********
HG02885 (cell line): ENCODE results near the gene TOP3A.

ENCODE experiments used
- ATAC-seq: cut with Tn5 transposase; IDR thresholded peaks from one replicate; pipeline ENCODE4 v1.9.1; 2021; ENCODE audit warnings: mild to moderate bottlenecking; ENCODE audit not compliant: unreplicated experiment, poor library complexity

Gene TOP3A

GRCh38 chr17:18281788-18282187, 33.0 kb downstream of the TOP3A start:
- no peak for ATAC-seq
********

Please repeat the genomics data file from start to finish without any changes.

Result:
HG02885 (cell line): ENCODE results near the gene TOP3A.

ENCODE experiments used
- ATAC-seq: cut with Tn5 transposase; IDR thresholded peaks from one replicate; pipeline ENCODE4 v1.9.1; 2021; ENCODE audit warnings: mild to moderate bottlenecking; ENCODE audit not compliant: unreplicated experiment, poor library complexity

Gene TOP3A

GRCh38 chr17:18281788-18282187, 33.0 kb downstream of the TOP3A start:
- no peak for ATAC-seq